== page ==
Review: THE MUSIC MAN at Goodman Theatre

Review: THE MUSIC MAN at Goodman Theatre

Director Mary Zimmerman lends her whimsy to THE MUSIC MAN at Goodman Theatre in a production that pays homage to the small-town charm and iconic score of Meredith Willson’s classic musical. Under Zimmerman’s direction, this MUSIC MAN becomes a joyful company piece showcasing, in particular, the talents of the formidable actors in the supporting and ensemble roles. The production finds all the earnest humor embedded in THE MUSIC MAN, and Jermaine Hill’s music direction ensures that each note rings out fully from the 12-member orchestra.

Zimmerman’s staging allows audiences to indulge in all the nostalgia that comes from this 1957 musical. The tightly structured musical adheres to some of the best practices in writing from the Golden Age of Musicals, and that’s plain to see here. The patter style of the opening number “Rock Island” introduces us to a troupe of traveling salespeople bemoaning the challenges of a life in sales—and wondering about the particular schemes of the infamous Harold Hill. George Andrew Wolff, Jeremy Peter Johnson, Bri Sudia, Matt Crowle, and Jonathan Stewart nail the song’s unique, fast-paced rhythm without ever compromising diction. These performers also underscore the stark contrast between the lives of the traveling salespeople and the spirited townspeople of River City, Iowa, whose songs have a more traditional musical theater styling.

Production-wise, this MUSIC MAN remains firmly rooted in the 1950s. Daniel Ostling’s set makes River City a sprawling and detailed playground for the entire ensemble. The train he has designed for the show’s opening number is particularly stunning. Ana Kuzmanic’s costume designs reflect the colorful personalities of River City’s citizens and are visual marvels.

The worlds of the salespeople and the River City citizens become intermingled when Harold Hill arrives in town. Hill warns the townspeople that trouble is coming to River City (for the unfamiliar, “Ya Got Trouble” is perhaps one of the most iconic songs in the American musical theater songbook) and that parents can keep their children off the streets by having them join Hill’s band. The real trouble, of course, stems from the fact that Hill has no musical training whatsoever, but rather plans to take the money he collects for the band instruments and uniforms—and run.

THE MUSIC MAN posits that Hill’s charm and cleverness as a salesman can easily win over the townspeople and spread joy along the way. Given that, actors often have the option of playing Hill as either a slightly manipulative crook with a heart of gold or as a genuinely charming individual. While Geoff Packard makes an affable Harold Hill, he does not make a firm decision in either direction with his performance. Thus, I wish Packard’s Hill had a slightly stronger personality so as to be fully convincing that his character could cause such a stir in town—and such a change of heart for the town’s strongly independent and intelligent librarian, Marian Paroo.

Monica West makes a formidable Marian. She delivers Marian’s classic “I Want” songs MusicManPro_07.jpg “Goodnight My Someone” and “My White Knight” with beautifully crystalline vocals and carefully studied emotions. West also clearly plays the arc of the character, making us see how Marian becomes changed after meeting Harold Hill. But I wasn’t fully convinced that Packard’s Hill could bring about such changes in her character. West and Packard seemed to resonant better vocally, especially with their duet “Til There Was You,” than they did acting-wise.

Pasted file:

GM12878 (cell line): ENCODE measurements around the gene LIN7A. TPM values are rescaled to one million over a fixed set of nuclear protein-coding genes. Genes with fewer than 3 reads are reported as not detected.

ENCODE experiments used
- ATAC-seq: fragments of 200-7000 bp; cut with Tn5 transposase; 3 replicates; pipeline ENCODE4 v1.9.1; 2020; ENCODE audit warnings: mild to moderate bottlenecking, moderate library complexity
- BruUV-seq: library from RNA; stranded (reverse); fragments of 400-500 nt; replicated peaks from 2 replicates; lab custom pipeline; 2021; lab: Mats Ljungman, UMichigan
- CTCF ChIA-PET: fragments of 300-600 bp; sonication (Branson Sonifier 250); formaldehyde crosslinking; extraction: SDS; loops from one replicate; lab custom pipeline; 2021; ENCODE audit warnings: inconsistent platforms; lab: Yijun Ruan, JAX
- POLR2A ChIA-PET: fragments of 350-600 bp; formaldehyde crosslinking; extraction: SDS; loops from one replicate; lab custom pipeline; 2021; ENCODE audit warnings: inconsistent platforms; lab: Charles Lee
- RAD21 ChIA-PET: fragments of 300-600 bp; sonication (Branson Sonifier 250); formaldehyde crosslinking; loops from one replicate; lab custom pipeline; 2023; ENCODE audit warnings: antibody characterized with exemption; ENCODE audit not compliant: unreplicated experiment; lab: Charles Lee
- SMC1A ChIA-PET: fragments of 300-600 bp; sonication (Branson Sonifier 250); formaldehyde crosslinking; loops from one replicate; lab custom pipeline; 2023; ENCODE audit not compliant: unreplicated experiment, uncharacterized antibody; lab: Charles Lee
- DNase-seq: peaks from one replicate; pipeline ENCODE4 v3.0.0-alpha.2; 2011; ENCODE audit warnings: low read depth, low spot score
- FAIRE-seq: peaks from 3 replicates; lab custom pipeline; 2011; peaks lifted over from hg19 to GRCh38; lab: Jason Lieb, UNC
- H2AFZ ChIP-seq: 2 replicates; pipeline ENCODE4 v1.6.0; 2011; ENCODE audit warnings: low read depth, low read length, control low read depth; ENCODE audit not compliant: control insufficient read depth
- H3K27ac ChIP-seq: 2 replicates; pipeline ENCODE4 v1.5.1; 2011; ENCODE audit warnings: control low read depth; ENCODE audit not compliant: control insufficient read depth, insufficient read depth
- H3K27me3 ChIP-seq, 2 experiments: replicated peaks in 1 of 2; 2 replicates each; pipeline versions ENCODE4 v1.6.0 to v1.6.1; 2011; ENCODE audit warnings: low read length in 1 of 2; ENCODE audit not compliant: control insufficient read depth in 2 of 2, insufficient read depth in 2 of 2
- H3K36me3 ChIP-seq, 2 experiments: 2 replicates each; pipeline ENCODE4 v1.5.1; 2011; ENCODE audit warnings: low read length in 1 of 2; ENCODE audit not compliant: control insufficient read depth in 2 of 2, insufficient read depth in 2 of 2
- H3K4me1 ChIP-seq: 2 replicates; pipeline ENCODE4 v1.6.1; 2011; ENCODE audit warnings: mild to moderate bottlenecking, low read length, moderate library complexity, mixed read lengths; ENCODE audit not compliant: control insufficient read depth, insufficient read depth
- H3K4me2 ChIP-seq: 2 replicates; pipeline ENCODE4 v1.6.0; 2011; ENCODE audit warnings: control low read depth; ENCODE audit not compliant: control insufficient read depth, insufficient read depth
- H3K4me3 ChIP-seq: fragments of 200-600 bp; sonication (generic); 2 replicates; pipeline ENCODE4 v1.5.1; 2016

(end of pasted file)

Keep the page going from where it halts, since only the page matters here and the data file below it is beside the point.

Accordingly, THE MUSIC MAN becomes more of an ensemble piece in this case. The performers essay the score’s robust vocal harmonies with ease. Denis Jones’s high-spirited and balletic choreography forms a centerpiece in the production, elevating some of the more outdated musical numbers in the show. “Shipoopi,” in particular, feels terribly old-fashioned and dramaturgically non-sensical now, but Jones’s choreography places the spectacle more on the movement than the lyrics.

The supporting roles are expertly and humorously portrayed. Ron E. Rains is MusicManPro_10magnificently daffy as River City’s Mayor Shinn, pulling off all his non-sequiturs with a convincing determination. Rains is well-matched by Heidi Kettenring in the role of his wife, Eulalie Mackecknie Shinn. Kettenring is deliciously quirky as Eulalie. She’s also in great company with her close-knit group of gossiping ladies: Alma (Nicole Michelle Haskins), Ethel Toffelmier (Lillian Castillo), Mrs. Squires (Danielle Davis), and Maud Dunlop (Bri Sudia). This quintet makes funny and clever work of the gossipy “Pick-a-Little, Talk-a-Little,” and they’re all gifted physical comedians, as well. As Hill’s nemesis Charlie Cowell, Matt Crowle displays his natural knack for comedy and his ceaseless desire to beat out Hill.

On the whole, Willson’s score sounds extremely pleasant at the hands of this ensemble and orchestra. For audiences looking to revisit THE MUSIC MAN or see it for the first time, the joys of the score and the quaint humor in the musical are fully present to enjoy.

THE MUSIC MAN plays through August 18 in the Albert Theatre at Goodman Theatre, 170 North Dearborn. Tickets are $25-$142. Visit GoodmanTheatre.org or call 312.443.3800.

Photo Credit: Liz Lauren

 

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